CASE STUDY

Private Markets Portfolio Monitoring

Italian Pension Fund | 2019-present

Engagement at a glance

Client Country/Type: Italian Pension Fund
Year: 2019-present
Asset Class, Geography: Private Markets, Global
Portfolio Size: EUR 500 million
Service Provided: Portfolio Monitoring
Objectives: Design and execute quarterly monitoring for private market investments

 

Client-specific concerns

This investor was seeking to improve their approach to monitoring private markets strategies. Their private markets portfolio consisted of three multi-manager funds (Real Estate, Private Debt and diversified Private Markets), with underlying exposure to 64 different strategies. The client had been in all three of these funds for several years by the time they engaged bfinance, but were not satisfied with the existing approach to oversight. They sought more clarity, effective consolidation of data, and qualitative—not just quantitative—insights on the manager partners.

Outcome

  • Developing a consistent manager reporting framework, consolidating information from all managers across all illiquid asset classes into one set of easy-to-use reports. Private markets managers are still relatively opaque versus their public market counterparts. Even where information is being communicated, it may not be in the format that the investor prefers.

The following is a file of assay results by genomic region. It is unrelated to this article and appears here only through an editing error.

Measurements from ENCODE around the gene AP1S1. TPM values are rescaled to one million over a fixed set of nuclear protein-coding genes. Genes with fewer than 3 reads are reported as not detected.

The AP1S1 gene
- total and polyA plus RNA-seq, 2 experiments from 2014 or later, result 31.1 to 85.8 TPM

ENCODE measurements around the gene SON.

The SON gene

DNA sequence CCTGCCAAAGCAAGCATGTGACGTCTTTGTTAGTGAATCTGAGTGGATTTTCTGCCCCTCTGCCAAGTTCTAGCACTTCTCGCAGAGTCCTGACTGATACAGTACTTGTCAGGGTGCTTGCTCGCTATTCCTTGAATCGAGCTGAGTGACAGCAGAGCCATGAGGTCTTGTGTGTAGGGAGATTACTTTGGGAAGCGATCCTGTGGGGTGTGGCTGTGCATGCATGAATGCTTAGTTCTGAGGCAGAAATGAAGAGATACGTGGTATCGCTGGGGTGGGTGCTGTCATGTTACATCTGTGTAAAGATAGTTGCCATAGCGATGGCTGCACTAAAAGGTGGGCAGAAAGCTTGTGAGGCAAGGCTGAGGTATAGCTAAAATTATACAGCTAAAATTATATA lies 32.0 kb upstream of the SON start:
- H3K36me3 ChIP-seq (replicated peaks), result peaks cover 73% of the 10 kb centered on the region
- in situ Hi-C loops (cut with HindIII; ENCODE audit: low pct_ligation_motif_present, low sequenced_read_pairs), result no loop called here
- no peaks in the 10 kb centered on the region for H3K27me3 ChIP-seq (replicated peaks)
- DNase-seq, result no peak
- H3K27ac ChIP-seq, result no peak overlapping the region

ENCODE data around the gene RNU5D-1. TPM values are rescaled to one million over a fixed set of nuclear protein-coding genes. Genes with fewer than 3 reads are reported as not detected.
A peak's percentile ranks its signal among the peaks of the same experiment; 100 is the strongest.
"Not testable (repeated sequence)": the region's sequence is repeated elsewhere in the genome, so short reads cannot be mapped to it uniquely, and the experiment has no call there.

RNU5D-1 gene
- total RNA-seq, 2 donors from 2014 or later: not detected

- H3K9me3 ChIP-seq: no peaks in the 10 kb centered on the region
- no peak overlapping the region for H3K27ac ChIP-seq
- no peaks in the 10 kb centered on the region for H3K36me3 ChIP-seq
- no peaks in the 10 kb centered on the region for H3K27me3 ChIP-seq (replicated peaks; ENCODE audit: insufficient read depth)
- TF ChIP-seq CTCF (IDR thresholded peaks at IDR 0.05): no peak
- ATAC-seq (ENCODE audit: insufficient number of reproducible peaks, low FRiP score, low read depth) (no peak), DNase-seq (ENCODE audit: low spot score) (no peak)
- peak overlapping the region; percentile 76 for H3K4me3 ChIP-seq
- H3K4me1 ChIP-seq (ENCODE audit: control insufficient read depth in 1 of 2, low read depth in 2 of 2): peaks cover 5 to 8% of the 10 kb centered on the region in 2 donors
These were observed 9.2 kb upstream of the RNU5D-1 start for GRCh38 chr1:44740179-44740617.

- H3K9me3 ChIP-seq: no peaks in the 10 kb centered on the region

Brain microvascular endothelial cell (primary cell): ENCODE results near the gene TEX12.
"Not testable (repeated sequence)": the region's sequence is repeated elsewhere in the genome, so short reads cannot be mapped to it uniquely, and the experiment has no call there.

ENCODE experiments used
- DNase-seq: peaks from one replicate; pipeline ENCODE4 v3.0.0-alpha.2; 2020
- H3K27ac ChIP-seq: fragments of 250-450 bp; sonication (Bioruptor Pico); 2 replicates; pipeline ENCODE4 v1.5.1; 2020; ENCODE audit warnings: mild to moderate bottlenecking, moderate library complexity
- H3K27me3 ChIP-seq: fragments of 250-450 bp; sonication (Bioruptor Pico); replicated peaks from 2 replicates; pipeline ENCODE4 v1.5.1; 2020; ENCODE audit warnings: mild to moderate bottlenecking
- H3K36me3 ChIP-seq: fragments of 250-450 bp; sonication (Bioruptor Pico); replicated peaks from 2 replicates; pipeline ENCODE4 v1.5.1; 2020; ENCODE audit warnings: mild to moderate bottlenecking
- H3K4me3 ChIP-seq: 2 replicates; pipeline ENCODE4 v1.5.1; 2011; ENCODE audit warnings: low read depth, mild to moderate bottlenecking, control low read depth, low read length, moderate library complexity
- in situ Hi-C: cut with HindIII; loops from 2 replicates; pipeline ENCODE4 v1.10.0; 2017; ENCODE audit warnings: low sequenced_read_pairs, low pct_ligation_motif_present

• Prioritising clear communication. Reporting is designed to suit the specific recipients: the team ensured that all materials are translated into Italian and reports for the Board contain the appropriate level of summary conclusions versus technical detail.

  • Providing visibility at portfolio, asset class and individual strategy level. The framework was designed to provide clarity to the investor at different ‘layers’—to illustrate whether weak or strong performance has been generated at the level of particular strategies/managers or broader asset classes.

  • Communicating with the underlying managers. With an established framework now in place, bfinance routinely communicates to gather the appropriate information and hold quarterly catch-up calls with the managers. Obtaining answers is not always straightforward; managers can be unresponsive to clients, and tend to become less helpful when their fund is nearing the end of its lifespan. The key (quantitative and qualitative) insights are then conveyed to the client.

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